During her internship in Naturalis, the natural history museum in Leiden, 18-year-old VET student Noortje Looijenga discovered a new butterfly species. Noortje, a second-grade student in applied biology, has a long-standing interest in butterflies.

Noortje contacted Naturalis to apply for an internship, knowing the museum owns an impressive collection of over four million copies.  She was added to the collection manager’s staff, which was compiling an inventory of the entire collection. She specialised in the Cyme reticulata butterfly species, whose habitat is in New Guinea. The collection manager, during his many visits in this area, noticed that the Cyme reticulata appears in many variations, which might indicate that there are more than one species. It was Noortje’s task to find out whether this is true.

Happy and colourful

Her research confirmed the collection manager’s hypothesis. To make sure, Noortje contacted Anton Volynkin, a Russian specialist in Cyme butterflies, who confirmed her conclusion. She suggested Cyme laeta as the new name for the new species (full name Cyme laeta Looijenga 2021). According to Noortje, ‘Laeta is Latin for happy, surprised, colourful and rich in contrast. This refers to my joy in finding this new species. The Cyme laeta is also slightly more colourful than its sister species Cyme reticulate’. Her scientific publication was included in the entomology journal Suara Serangga Papua (the voice of Papua Insects), published by the Dutch Papua Insects Foundation.


Noortje’s mentor and internship supervisor at the Aeres VET school, Mrs Marlies Beukenkamp, saw the quiet and somewhat insecure Noortje gradually becoming an excellent student: ‘Noortje knows what she wants and won't let anything and anyone get in the way.’ According to Beukenkamp, ​​it is not often that a VET learner writes a scientific publication in English. ‘She owes this result entirely to her own decisiveness and perseverance. She arranged everything herself. I have learned a lot from her, and I am proud to see where she is now’, she added.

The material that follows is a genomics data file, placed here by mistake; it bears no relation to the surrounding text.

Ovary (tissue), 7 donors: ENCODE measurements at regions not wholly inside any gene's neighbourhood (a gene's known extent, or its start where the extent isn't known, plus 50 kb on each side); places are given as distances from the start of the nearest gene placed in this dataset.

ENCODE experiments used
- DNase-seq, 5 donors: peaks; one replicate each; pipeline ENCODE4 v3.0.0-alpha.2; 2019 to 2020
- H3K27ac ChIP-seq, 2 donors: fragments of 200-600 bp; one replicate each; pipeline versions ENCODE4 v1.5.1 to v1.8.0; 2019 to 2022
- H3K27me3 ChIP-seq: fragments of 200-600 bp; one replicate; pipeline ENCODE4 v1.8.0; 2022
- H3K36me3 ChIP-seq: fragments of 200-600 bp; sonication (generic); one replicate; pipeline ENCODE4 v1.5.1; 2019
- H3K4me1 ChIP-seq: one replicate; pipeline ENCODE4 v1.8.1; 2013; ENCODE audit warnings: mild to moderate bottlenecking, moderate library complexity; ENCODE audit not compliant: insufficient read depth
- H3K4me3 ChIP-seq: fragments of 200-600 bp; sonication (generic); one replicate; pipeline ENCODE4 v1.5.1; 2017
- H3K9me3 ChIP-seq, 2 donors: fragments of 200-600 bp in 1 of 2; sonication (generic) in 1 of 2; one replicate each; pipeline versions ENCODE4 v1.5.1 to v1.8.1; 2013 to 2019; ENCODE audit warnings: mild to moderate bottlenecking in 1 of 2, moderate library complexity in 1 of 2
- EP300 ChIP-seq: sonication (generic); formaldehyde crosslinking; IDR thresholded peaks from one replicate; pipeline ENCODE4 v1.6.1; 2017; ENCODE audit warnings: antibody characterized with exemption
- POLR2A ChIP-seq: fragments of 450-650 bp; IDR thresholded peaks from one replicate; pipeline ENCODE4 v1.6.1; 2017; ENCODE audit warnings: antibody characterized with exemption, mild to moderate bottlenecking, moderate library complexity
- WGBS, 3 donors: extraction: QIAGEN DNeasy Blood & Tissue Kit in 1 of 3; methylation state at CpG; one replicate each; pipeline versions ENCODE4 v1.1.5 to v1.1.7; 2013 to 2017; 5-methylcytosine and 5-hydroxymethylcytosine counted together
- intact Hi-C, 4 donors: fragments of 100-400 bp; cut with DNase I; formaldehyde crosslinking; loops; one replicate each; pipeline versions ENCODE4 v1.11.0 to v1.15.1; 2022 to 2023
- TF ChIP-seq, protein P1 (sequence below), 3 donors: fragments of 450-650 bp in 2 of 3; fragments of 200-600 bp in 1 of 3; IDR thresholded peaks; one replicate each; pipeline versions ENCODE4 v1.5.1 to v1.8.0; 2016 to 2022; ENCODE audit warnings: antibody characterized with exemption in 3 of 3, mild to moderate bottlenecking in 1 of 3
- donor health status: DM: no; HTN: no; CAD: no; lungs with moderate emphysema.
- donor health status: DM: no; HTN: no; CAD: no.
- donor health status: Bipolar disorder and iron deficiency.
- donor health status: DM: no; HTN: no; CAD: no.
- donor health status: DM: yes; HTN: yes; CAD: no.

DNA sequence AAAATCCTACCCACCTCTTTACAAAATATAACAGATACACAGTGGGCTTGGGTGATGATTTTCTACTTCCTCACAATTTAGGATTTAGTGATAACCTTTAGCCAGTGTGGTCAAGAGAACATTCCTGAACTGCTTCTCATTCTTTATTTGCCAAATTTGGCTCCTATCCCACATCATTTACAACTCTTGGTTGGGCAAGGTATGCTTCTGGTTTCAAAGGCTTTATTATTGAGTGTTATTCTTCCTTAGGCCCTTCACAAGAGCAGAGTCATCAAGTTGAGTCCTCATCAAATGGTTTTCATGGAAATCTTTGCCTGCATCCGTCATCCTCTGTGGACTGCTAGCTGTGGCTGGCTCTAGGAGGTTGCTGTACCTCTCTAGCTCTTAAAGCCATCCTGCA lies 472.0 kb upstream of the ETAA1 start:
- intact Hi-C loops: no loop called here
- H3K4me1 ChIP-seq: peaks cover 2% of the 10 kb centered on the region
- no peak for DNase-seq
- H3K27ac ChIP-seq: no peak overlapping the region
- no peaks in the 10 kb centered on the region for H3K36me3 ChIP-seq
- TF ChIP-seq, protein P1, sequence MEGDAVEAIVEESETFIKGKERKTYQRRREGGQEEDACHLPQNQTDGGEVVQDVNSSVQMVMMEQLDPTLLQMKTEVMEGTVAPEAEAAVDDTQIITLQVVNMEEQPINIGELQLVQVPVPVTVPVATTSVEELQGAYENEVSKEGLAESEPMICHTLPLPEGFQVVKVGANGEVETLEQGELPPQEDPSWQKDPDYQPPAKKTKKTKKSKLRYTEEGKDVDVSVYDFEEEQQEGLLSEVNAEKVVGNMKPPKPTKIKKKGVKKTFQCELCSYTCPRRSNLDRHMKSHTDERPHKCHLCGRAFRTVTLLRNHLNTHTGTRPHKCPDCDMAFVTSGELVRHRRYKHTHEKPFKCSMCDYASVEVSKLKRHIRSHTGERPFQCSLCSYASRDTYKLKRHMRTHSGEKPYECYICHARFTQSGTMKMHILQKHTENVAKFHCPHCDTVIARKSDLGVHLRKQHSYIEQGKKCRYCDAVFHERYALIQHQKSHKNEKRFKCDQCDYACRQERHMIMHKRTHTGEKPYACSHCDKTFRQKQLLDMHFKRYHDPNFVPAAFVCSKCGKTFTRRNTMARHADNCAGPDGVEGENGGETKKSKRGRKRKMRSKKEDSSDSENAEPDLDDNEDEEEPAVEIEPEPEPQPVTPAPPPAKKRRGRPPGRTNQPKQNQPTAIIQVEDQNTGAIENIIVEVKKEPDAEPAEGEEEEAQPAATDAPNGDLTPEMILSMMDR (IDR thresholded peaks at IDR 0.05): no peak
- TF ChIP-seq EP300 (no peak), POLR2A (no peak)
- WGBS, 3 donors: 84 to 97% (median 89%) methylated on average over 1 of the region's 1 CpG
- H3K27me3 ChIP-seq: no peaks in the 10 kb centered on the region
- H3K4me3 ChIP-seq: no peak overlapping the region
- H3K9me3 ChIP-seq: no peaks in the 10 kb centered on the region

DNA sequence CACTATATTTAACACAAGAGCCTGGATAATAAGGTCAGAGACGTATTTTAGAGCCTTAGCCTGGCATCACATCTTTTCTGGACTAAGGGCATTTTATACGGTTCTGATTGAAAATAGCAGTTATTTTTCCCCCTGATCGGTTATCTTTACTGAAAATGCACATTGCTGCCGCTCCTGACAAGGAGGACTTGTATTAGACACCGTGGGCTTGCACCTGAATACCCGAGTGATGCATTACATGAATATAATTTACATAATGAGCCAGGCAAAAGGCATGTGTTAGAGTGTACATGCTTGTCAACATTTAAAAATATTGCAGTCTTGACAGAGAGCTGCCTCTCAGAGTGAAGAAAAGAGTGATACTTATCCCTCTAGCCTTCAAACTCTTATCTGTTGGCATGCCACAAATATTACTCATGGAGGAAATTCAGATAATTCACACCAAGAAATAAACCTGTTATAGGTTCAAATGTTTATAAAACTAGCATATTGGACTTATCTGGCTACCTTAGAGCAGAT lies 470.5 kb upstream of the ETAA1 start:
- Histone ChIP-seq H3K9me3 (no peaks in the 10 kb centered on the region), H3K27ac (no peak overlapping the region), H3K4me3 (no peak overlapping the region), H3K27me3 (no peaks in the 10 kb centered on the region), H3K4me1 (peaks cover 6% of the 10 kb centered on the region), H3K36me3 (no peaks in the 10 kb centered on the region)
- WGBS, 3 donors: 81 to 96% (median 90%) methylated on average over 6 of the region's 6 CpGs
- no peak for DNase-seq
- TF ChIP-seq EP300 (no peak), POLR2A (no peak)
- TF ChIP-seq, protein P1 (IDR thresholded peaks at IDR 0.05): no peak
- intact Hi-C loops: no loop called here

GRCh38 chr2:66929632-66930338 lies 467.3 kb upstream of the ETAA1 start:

The future

In autumn 2021, Noortje will continue her studies in applied biology at the Aeres University of Applied Sciences in Almere, where she will start bachelor studies to specialise in ecology. In the future, she would love to work as a collection manager at Naturalis, or any other institute for ecological research. ‘I really want to do this work in the future. Insects are my passion and my life’.

Read more

Nieuwe vlindersoort als afstudeerstage [Nieuwe vlindersoort als afstudeerstage [New butterfly species as a graduation internship] 

Mbo-studente Toegepaste Biologie vindt nieuwe vlindersoort tijdens droomstage Naturalis [VET student of applied biology finds new butterfly species during dream internship] 

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